Home > The Broker(11)

The Broker(11)
Author: John Grisham

"I don't have a dime."

"That's what they say. None that they could find, anyway." He pulled some bills out of his pocket and laid them on the file. "While you were tucked away, Italy abandoned the lira and adopted the euro. There's a hundred of them. One euro is about a dollar. Ill be back in an hour with some clothes. In the file is a small dictionary, two hundred of your first words in Italian. I suggest you get busy."

An hour later Stennett was back with a shirt, slacks, jacket, shoes, and socks, all of the Italian variety. "Buon giorno," he said.

"Hello to you," Backman said.

"What's the word for car?"


"Good, Marco. It's time to get in the macchina."

Another silent gentleman was behind the wheel of the compact, nondescript Fiat. Joel folded himself into the backseat with a canvas bag that held his net worth. Stennett sat in the front. The air was cold and damp and a thin layer of snow barely covered the ground. When they passed through the gates of the Aviano Air Base, Joel Backman had the first twinge of freedom, though the slight wave of excitement was heavily layered with apprehension.

He watched the road signs carefully; not a word from the front seat. They were on Route 251, a two-lane highway, headed south, he thought. The traffic soon grew heavy as they approached the city of Pordenone.

"What's the population of Pordenone?" Joel asked, breaking the thick silence.

"Fifty thousand," Stennett said.

"This is northern Italy, right?"


"How far away are the Alps?"

Stennett nodded in the general direction of his right and said, 'About forty miles that way. On a clear day, you can see them."

"Can we stop for a coffee somewhere?" Joel asked.

"No, we, uh, are not authorized to stop."

So far the driver appeared to be completely deaf.

They skirted around the northern edge of Pordenone and were soon on A28, a four-lane where everyone but the truckers appeared to be very late for work. Small cars whizzed by them while they puttered along at a mere one hundred kilometers per hour. Stennett unfolded an Italian newspaper, La Repubblica, and blocked half the windshield with it.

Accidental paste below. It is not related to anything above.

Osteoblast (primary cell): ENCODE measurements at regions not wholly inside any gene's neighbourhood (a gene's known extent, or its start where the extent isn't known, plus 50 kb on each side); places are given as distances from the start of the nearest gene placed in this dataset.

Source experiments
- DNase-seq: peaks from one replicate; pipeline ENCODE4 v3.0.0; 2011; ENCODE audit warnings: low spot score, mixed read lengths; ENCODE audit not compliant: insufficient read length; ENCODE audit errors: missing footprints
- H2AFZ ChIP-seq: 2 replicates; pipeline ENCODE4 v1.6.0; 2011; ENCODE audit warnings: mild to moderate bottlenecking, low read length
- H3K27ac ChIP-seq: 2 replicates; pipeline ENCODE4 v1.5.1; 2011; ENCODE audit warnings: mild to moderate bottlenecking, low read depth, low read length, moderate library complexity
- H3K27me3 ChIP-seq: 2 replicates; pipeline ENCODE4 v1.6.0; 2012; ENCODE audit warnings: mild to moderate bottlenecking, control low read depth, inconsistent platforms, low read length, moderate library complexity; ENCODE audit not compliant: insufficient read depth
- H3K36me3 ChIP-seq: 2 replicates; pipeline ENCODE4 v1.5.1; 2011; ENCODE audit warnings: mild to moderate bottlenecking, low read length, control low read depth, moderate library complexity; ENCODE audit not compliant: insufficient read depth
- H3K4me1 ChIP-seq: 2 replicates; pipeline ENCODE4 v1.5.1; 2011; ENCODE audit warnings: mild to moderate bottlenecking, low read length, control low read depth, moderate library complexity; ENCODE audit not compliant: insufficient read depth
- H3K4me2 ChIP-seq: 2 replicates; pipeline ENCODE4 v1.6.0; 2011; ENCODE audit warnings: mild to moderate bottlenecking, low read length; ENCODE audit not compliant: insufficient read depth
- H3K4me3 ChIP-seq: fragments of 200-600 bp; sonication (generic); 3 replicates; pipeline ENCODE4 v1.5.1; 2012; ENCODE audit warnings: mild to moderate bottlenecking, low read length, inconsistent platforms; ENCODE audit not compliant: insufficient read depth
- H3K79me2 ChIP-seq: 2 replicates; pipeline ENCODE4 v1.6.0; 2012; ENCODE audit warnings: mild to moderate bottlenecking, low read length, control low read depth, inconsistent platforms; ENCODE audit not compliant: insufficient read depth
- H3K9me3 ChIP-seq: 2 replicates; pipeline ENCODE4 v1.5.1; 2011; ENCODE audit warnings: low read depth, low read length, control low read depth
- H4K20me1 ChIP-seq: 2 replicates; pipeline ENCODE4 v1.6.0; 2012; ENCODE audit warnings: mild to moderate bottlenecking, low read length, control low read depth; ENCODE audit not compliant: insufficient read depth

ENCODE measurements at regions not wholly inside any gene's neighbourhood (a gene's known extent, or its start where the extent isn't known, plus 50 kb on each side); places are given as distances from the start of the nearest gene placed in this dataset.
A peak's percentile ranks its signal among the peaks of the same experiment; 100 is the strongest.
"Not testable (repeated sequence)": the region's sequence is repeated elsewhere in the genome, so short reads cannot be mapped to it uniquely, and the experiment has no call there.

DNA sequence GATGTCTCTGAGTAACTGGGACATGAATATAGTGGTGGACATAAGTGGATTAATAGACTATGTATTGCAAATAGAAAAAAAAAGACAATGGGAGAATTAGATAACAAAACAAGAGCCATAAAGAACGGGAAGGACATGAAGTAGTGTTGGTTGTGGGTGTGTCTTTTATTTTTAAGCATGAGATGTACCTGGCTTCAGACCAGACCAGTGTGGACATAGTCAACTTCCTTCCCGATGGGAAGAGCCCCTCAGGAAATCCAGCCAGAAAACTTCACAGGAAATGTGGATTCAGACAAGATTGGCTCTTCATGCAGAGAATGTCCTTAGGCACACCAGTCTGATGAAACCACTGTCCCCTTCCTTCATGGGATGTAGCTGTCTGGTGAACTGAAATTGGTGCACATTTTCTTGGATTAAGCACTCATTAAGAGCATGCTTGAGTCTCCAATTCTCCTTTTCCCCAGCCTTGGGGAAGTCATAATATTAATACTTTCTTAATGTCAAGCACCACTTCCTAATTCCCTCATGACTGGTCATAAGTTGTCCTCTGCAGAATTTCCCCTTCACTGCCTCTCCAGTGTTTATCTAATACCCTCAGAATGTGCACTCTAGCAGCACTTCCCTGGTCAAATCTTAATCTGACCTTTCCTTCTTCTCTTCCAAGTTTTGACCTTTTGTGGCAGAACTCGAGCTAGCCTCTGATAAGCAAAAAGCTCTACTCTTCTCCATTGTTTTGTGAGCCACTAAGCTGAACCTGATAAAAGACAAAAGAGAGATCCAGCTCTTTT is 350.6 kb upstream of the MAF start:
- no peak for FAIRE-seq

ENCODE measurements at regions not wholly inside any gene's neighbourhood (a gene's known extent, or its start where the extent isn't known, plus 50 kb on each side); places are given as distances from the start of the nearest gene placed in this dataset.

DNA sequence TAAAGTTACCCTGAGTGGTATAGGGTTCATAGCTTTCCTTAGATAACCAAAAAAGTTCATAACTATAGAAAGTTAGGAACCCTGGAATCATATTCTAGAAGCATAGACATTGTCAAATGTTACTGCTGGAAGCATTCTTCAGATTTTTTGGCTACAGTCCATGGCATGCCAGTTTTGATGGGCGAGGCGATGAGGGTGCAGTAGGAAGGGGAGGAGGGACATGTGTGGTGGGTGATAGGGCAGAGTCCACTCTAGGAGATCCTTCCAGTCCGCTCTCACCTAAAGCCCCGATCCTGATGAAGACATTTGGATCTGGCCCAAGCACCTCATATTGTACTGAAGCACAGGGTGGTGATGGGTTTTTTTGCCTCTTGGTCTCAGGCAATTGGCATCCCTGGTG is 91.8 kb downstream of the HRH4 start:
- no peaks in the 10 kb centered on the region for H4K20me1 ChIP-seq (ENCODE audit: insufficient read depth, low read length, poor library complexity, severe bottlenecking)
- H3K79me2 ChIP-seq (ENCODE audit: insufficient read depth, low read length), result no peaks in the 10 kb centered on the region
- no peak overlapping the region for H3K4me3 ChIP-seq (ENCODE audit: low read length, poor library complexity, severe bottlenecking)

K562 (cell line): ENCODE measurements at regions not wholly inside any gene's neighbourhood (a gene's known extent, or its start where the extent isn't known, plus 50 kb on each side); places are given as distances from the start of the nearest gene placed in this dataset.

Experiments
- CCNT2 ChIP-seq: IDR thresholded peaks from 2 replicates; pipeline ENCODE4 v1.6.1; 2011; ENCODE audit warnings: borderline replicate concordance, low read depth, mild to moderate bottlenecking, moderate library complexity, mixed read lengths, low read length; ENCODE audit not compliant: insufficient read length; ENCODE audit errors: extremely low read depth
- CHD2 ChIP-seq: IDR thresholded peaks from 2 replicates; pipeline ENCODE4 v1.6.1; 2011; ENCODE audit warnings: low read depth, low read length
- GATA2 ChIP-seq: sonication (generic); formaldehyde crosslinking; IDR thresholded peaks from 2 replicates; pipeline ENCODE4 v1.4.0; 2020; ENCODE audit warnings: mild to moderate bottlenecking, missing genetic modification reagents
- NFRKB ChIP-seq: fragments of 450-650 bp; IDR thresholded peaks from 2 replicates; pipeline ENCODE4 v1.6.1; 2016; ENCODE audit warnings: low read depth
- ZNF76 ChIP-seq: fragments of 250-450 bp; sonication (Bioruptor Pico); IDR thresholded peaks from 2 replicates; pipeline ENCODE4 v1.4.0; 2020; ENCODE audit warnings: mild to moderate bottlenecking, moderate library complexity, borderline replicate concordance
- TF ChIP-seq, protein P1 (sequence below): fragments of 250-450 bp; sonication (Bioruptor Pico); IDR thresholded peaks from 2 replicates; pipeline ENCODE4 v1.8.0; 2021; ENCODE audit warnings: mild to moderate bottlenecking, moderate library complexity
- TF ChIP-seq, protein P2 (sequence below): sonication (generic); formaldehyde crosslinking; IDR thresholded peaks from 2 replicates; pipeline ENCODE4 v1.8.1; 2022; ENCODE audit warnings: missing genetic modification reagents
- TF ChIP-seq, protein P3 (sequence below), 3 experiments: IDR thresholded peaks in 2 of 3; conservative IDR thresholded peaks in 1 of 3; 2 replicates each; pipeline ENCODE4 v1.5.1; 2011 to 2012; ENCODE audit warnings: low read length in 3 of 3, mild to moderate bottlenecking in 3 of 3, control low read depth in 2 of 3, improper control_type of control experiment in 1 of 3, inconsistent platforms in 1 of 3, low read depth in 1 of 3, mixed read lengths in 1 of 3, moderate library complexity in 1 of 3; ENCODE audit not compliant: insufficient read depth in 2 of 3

Joel was very content to ride in silence and gaze at the countryside flying by. The rolling plain appeared to be very fertile, though it was late January and the fields were empty. Occasionally, above a terraced hillside, an ancient villa could be seen.

He'd actually rented one once. A dozen or so years earlier, wife number two had threatened to walk out if he didn't take her somewhere for a long vacation. Joel was working eighty hours a week with time to spare for even more work. He preferred to live at the office, and judging by the way things were going at home, life would've certainly been more peaceful there. A divorce, however, would've cost too much money, so Joel announced to everyone that he and his dear wife would spend a month in Tuscany. He acted as though it had all been his idea-"a monthlong wine and culinary adventure through the heart of Chianti!"

They found a fourteenth-century monastery near the medieval village of San Gimignano, complete with housekeepers and cooks, even a chauffeur. But on the fourth day of the adventure, Joel received the alarming news that the Senate Appropriations Committee was considering deleting a provision that would wipe out $2 billion for one of his defense-contractor clients. He flew home on a chartered jet and went to work whipping the Senate back into shape. Wife number two stayed behind, where, as he would later learn, she began sleeping with the young chauffeur. For the next week he called daily and promised to return to the villa to finish their vacation, but after the second week she stopped taking his calls.